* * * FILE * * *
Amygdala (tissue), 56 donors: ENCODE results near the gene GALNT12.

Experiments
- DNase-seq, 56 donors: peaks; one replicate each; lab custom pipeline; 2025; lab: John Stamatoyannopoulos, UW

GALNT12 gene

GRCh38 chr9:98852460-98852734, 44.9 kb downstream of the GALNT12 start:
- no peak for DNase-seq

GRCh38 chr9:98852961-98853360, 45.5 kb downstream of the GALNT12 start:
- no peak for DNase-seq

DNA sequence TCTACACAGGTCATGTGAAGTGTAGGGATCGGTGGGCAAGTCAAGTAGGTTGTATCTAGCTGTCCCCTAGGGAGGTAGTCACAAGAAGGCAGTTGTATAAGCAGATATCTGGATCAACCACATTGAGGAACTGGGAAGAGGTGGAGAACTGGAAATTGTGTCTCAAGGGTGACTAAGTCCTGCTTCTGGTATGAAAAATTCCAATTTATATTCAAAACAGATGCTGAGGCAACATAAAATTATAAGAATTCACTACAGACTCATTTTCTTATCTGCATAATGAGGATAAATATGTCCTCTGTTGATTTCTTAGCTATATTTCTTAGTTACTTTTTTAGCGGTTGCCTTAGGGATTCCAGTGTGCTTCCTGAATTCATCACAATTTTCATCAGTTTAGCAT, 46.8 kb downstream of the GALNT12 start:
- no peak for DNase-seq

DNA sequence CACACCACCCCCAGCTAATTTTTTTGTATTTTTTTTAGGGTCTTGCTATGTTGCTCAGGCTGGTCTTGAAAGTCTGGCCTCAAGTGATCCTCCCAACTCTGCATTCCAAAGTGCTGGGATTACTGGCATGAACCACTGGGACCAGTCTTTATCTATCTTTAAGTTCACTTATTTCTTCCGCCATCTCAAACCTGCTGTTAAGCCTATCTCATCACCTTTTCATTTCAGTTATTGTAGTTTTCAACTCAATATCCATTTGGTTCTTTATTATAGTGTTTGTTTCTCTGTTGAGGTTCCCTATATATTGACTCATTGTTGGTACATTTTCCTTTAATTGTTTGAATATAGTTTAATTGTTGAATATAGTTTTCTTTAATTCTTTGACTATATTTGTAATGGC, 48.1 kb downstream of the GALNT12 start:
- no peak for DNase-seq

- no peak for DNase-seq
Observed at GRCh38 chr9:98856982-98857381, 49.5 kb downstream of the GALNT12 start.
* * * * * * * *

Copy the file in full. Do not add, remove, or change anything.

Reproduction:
Amygdala (tissue), 56 donors: ENCODE results near the gene GALNT12.

Experiments
- DNase-seq, 56 donors: peaks; one replicate each; lab custom pipeline; 2025; lab: John Stamatoyannopoulos, UW

GALNT12 gene

GRCh38 chr9:98852460-98852734, 44.9 kb downstream of the GALNT12 start:
- no peak for DNase-seq

GRCh38 chr9:98852961-98853360, 45.5 kb downstream of the GALNT12 start:
- no peak for DNase-seq

DNA sequence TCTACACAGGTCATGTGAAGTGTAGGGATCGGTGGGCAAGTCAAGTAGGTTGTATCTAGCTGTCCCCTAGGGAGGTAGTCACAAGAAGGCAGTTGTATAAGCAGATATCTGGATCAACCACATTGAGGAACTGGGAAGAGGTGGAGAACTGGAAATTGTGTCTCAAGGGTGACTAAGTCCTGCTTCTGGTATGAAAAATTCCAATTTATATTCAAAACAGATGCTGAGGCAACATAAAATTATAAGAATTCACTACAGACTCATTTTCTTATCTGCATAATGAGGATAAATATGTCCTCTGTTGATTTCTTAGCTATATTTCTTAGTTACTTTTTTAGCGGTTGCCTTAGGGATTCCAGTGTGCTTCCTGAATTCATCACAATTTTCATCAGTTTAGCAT, 46.8 kb downstream of the GALNT12 start:
- no peak for DNase-seq

DNA sequence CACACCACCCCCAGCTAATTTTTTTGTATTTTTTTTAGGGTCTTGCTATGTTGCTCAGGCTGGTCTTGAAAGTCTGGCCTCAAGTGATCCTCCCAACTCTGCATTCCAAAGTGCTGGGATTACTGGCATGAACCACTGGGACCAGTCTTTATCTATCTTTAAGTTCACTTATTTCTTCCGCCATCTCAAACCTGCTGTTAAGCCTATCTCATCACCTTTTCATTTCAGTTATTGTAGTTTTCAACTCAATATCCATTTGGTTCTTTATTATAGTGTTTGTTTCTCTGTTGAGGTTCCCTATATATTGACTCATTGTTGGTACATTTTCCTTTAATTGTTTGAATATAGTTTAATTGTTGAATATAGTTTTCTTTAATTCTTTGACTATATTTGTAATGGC, 48.1 kb downstream of the GALNT12 start:
- no peak for DNase-seq

- no peak for DNase-seq
Observed at GRCh38 chr9:98856982-98857381, 49.5 kb downstream of the GALNT12 start.